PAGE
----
The word “schizophrenia” means “split mind,” likely contributing to the general misconceptions surrounding the disorder and its symptoms. Dissociative identity disorder (DID), formerly known as multiple personality disorder (MPD), is often confused as schizophrenia by the general public. Many individuals falsely believe that schizophrenia is characterized by multiple personalities due to symptoms of the disorder, such as hallucinations and delusions. However, there is a stark difference between hearing voices as part of a hallucination and embodying an entirely new person with a distinct personality, physical characteristics and background, as is the case with individuals struggling with DID. This misunderstanding surrounding DID and schizophrenia contributes to the stigma and misinformation regarding both serious mental health disorders.
According to the National Institute of Mental Health (NIMH), approximately 1.1 percent of the adult population in the United States struggles with some degree of schizophrenia. The National Alliance on Mental Illness (NAMI) reports that DID is present in 0.01 to 1 percent of the U.S. adult population and is found in women nine times more often than it is in men. The exact causes of both disorders are unknown, though schizophrenia is believed to be largely genetic while DID is thought to be the result of trauma from early childhood. Neither disorder is largely characterized by violent tendencies, despite media portrayal of such. NAMI notes that substance abuse can trigger violence in individuals with schizophrenia, though it is not typically associated with the disorder.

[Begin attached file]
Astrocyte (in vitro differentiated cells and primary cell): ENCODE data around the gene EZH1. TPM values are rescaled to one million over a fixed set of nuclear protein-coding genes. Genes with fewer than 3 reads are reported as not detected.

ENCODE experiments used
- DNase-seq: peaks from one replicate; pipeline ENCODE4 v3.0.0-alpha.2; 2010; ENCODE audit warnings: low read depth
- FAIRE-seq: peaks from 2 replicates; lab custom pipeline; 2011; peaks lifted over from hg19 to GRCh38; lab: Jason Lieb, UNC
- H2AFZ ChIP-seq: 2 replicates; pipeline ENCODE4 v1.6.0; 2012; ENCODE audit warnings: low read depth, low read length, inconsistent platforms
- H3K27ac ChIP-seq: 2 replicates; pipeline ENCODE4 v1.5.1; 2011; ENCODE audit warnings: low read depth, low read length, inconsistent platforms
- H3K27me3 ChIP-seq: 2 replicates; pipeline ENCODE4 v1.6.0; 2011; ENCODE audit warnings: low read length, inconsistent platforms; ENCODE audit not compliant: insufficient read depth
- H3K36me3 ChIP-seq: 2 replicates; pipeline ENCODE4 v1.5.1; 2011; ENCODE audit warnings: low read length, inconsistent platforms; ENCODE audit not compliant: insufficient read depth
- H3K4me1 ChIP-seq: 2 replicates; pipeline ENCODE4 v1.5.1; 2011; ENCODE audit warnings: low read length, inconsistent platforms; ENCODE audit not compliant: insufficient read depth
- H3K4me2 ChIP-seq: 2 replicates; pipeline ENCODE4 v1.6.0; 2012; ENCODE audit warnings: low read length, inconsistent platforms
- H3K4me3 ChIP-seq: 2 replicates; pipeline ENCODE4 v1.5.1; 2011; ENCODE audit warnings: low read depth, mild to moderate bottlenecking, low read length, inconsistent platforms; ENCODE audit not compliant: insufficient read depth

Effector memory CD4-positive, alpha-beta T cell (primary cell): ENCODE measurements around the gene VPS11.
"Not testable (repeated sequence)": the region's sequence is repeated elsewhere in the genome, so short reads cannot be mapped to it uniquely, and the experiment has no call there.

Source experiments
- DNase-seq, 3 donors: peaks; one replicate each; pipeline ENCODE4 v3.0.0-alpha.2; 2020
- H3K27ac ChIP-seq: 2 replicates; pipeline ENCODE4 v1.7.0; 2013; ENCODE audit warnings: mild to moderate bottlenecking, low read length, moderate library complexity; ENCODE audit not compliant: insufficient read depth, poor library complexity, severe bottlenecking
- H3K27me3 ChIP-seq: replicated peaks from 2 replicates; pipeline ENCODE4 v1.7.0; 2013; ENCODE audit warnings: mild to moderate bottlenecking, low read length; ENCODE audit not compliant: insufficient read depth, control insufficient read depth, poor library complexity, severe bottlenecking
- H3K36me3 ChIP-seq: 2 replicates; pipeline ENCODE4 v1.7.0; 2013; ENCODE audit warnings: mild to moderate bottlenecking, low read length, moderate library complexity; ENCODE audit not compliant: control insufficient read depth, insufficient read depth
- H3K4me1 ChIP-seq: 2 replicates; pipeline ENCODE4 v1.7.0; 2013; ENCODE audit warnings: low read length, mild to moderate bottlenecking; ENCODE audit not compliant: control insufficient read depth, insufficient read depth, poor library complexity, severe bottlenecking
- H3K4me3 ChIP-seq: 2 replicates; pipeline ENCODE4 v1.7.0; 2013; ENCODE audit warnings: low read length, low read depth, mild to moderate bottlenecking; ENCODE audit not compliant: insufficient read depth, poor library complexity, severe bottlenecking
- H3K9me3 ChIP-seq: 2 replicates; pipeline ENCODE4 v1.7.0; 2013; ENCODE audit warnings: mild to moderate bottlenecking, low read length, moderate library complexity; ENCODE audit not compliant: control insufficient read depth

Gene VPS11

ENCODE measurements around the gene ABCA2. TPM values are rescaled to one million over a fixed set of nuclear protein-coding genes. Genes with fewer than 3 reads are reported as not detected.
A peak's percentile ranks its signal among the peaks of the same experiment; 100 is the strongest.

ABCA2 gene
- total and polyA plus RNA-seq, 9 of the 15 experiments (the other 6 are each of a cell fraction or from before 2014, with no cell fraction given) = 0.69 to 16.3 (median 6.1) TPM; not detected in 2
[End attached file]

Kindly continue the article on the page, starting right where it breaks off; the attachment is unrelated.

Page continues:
Characters in film and television with multiple personalities are often referred to as “schizos.” The 2009 television series “The United States of Tara” features Toni Collette as Tara Gregson, a wife and mother struggling with DID. Her alternate identities vary from a redneck middle-aged man to a giggly teenage girl. In the series, which was lauded in the press for not glamorizing mental illness, misinformed side characters often witness symptoms of her DID and label her as schizophrenic. This is such a widespread misconception that there is even a t-shirt available for sale online that reads, “I used to be schizophrenic but we’re all right now.”
If you or a loved one is struggling with DID, schizophrenia or any other mental health disorder, help is available. Sovereign Health Group specializes in treating individuals struggling with mental health disorders, substance abuse and dual diagnosis. Call (866) 819-0427 to speak with a professional today and learn more about treatment options in your area.
Written by Courtney Howard, Sovereign Health Group writer